Winter turned to Spring and the walks had gone down from daily to weekly, the length now a paltry half-mile. On the walks, the boy no longer adored the chiseled perfection of the women joggers who were slowly but surely shedding their clothes; instead he dreamt of the steaming mug of coffee and the cinnamon-raisin bagel that he’d devour with garlic-laced cream cheese as soon as he got back from the walk. His gazelle, just as gazelle-y as ever, was a distant memory, like the faint hint of washing powder emanating from clothes at the back of a closet.
Weeks continued in their epicurean tedium until one day, at the belly of the beast where the boy slaved hard for the measly sum of money that his corporate overlords threw at him, things came to a head. It was as the boy was about to sit at the desk before his campooter — the device of the devil — on a chair that something inexplicable happened. The same chair that he had been resting his backside on for the past three years refused to let him sit! It was not that the poor chair, tired of lifting the weight of our ever-ballooning hero, suddenly acquired life and refused to let him sit, it was simply that the chair, built for a person of normal dimensions, could not accomodate someone as massive as the little boy. When the boy’s rear wedged itself tightly between the handles, the boy had a sudden realization — he had gain a few pounds (a euphemism if there ever was one)!
The boy rushed home that evening and rummaged through his closet until he found the glass bottle at the back of his closet. He placed his ample rear on the large couch and rubbed the bottle furiously. The genie appeared instantly, and at first was a little surprised to see the boy. The last time the genie had spotted his master, he was a lanky little boy — not that he was perfect, one could always stand to loose a few pounds, but he was not the blob of fat that sat before him now. A little nonplussed, the genie said, ‘Your wish master!’
The boy looked at the genie and with the faint hint of tears in his eyes said, ‘I am fat! I am fat! Those fat men who I asked for have somehow burrowed into my sub-conscious and made me fat! I need them taken out, get them away from here!’
‘Do you want the perfect men back my little master?’, asked the genie.
‘No. Just get the fat jogging men out and I know I’ll return back to normal. When I see the perfect women, I will yearn for a better body, and I will look like I used to. These fat man….’. (At this juncture, the narrator would like to inform the reader that the boy spewed oaths ans swears that no good man would ever put on paper. While this tale has not been edited or censored, it is this narrator’s choice that the boy’s foul tongue not impinge upon the pure whiteness of this sheet, rendering it black by its execrable foulness. Imagine all the foul words that you learnt as a kid and fill-in-the-blanks.)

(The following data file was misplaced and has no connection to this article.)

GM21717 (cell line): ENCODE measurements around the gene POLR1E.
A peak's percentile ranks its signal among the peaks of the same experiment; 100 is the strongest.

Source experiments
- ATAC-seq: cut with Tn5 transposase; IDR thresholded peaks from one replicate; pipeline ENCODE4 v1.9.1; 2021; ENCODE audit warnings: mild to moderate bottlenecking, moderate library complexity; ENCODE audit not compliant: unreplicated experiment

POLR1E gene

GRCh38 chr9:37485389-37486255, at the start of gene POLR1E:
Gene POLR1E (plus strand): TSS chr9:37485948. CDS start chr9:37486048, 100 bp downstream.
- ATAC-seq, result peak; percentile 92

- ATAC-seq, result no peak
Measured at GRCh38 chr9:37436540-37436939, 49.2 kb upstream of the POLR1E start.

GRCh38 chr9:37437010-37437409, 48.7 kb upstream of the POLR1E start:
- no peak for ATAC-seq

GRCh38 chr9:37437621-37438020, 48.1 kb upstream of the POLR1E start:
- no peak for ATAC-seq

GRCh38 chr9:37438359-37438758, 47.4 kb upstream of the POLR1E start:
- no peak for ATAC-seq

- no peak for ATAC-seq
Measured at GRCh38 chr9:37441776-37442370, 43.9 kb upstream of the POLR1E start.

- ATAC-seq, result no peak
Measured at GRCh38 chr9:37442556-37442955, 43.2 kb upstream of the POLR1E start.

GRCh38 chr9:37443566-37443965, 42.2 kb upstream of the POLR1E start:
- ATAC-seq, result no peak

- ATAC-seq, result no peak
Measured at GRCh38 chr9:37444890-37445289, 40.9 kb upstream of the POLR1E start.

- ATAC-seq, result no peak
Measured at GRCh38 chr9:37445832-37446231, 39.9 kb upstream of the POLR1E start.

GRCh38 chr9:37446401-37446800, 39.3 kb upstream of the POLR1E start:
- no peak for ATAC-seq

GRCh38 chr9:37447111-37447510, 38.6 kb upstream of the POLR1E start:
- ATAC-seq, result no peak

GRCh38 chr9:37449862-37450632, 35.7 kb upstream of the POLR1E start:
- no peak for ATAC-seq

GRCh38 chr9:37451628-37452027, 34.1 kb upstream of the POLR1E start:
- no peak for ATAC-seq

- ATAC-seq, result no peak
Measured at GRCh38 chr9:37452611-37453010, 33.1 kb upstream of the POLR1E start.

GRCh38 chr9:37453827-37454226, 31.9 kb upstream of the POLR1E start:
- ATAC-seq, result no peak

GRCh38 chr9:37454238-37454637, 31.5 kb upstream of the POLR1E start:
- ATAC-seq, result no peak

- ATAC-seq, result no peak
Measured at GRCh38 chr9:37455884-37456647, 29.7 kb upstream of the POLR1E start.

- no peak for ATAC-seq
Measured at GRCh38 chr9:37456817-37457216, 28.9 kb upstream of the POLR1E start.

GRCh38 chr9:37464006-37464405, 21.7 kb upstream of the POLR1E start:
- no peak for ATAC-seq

The genie, whose pristine ears were not acquainted with the vile words that the boy spewed, quickly granted the wish and rushed into the bottle.
The next day morning, the boy walked out with trepidation; the genie had granted one wish, but there was no guarantee that he’d grant the second as well. However, the genie was true to his word. As the boy huffed and puffed through the wet streets, he saw nary a man. The perfect men were long gone, and now the fat slobbering lards of fat who called themselves men were gone too. The streets were quieter and to the discerning nose, less smellier. The women joggers went by their routine as if nothing had changed and the only odor to kiss the noses of the sharp-smelling was the faint hint of sweat masked by layers of flowery-smelling perfume from BodyWorks. Even the most critical of the smell-ers would not have minded the pleasant womenly odor of sweat, and those clever gentlemen who swung the other way would have happily taken the mild womenly odors over the harsh stench from the fetid lards of fat.
For the first time in a long while the boy noticed the women. He still struggled to walk, but his thoughts were not on returning back but on the beautiful curves that mother nature had gifted the members of the cleverer sex. There she was! His gazelle. Her sinewy claves beautifully juxtaposed against the smooth femininity of her long dexterous arms; her wavy hair billowing in the wind; her shoes a whirl on the canvas of space-time. It was as she jogged passed him that she noticed him, her attention distracted momentarily from the focussed task of jogging. He saw her and gave her a smile and then she did something that broke his heart. She snorted. With a look of contempt at her face, she snorted and increasing her pace ran quickly away from the boy, who, just a minute ago had started to mentally appreciate the womenly forms around him.